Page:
Pier 35, the latest addition to Manhattan’s waterfront and yet another nod to the industrial heritage of the city’s waterways, is now open to the public just in time for spring. SHoP Architects, together with landscape architecture studio Ken Smith Workshop, have dropped a folded, zigzagging landscape intervention on the eastern edge of Lower Manhattan, in the shadow of the Manhattan Bridge. The pier-park’s most striking feature is the 35-foot-tall, 300-foot-long metal screen that both backdrops the park’s landscape as well as hides the Sanitation Department shed at the adjacent Pier 36. As the screen moves eastward and approaches the water’s edge, it rises on weathered Cor-ten steel panels, ultimately bending to create a raised and covered “porch,” complete with swings. A wavey esplanade runs alongside the landscaped lawns and a series of artificial dunes up to the porch, mirroring the sinuous curves of the screen. The underpass of FDR Drive connects with the pier at “Mussel Beach,” a micro-habitat that SHoP and Ken Smith designed in collaboration with ecologist Ron Alaveras. The urban “beach” seeks to recreate the historic conditions of the East River and foster mussel growth, similar to the work being done by the Billion Oyster Project. The 65-foot-long beach’s precast slopes and outcroppings are exposed and submerged as the East River rises and falls, mirroring the tidal conditions that mussels require “in the wild.” Mussel Beach was made possible through a grant from the New York Department of State’s Division of Coastal Resources, as it’s a prototypical environment that, if successful, could be replicated elsewhere. Although Pier 35 was launched with a soft opening in mid-December, the canopy and plants have sprung up just in time for Earth Day 2019.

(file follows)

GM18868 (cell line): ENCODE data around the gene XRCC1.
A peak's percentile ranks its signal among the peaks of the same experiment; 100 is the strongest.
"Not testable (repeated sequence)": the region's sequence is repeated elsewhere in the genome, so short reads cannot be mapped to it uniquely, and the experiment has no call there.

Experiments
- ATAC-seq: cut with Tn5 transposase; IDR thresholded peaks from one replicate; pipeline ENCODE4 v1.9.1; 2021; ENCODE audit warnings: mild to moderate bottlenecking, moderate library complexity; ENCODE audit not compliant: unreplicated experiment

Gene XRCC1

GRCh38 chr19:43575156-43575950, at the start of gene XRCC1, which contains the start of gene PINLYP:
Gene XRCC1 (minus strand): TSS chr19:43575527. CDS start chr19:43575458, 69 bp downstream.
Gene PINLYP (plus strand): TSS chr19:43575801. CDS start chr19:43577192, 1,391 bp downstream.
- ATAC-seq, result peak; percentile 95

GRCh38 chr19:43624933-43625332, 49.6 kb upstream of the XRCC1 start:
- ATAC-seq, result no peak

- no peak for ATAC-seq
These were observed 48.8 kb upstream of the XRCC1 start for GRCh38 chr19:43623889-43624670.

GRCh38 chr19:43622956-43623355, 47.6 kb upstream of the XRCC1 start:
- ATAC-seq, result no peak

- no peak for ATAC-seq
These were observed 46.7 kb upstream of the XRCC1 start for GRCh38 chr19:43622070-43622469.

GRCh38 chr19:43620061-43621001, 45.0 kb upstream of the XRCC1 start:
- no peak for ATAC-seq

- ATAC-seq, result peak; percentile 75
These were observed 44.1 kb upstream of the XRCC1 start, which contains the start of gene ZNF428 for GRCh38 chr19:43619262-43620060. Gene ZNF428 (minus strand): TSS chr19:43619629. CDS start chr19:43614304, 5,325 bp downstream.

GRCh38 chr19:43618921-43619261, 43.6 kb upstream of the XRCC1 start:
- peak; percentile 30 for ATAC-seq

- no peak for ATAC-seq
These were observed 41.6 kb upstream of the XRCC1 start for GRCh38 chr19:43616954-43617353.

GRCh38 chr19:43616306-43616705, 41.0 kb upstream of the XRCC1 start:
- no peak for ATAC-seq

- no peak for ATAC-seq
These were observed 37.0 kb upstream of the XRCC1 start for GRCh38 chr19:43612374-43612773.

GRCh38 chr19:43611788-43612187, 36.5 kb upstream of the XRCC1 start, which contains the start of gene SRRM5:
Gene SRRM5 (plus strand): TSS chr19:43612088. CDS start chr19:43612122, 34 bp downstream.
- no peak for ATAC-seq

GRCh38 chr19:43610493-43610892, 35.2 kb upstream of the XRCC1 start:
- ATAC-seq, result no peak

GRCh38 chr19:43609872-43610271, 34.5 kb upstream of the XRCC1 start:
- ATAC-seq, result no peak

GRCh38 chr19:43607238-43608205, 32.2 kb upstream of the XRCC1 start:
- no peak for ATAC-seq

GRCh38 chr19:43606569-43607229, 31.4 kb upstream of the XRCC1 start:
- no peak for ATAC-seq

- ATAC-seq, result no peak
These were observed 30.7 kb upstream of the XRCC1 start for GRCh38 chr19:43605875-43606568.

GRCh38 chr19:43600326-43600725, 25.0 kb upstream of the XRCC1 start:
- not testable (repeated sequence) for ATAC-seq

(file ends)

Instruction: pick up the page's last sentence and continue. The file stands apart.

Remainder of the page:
Posts tagged with "Piers":